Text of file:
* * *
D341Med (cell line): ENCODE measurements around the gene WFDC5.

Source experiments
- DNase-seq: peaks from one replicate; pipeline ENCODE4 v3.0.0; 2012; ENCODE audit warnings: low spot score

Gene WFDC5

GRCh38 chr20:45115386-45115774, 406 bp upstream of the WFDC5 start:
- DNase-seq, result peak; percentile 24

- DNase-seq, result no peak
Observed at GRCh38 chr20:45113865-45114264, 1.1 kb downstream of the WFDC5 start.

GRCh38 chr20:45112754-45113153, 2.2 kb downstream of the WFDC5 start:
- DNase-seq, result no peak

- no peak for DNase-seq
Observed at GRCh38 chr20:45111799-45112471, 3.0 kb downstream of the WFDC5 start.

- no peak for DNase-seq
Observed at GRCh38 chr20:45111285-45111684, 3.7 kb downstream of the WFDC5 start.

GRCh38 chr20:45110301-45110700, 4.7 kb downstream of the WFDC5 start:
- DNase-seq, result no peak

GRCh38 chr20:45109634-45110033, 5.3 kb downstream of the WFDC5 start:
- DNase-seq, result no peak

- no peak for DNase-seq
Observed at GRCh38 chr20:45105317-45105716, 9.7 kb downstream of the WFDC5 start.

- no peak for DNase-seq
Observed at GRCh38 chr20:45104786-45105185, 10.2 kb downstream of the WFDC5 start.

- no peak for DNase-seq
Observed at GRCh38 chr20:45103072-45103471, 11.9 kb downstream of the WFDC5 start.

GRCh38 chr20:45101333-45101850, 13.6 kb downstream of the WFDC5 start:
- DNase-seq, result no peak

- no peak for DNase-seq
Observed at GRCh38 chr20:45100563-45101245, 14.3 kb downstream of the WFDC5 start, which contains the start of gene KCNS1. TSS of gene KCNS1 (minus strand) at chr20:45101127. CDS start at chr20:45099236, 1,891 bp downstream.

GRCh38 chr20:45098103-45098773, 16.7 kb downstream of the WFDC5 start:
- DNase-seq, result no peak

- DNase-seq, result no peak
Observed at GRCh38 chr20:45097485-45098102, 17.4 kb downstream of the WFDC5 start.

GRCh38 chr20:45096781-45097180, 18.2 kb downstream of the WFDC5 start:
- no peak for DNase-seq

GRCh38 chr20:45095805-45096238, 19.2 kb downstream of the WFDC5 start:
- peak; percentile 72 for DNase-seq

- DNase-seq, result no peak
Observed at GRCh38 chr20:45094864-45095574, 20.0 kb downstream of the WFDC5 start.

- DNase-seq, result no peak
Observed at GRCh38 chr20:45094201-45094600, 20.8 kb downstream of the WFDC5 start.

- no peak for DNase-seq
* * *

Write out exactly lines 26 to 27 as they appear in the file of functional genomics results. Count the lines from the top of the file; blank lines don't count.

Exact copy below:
- DNase-seq, result no peak

- no peak for DNase-seq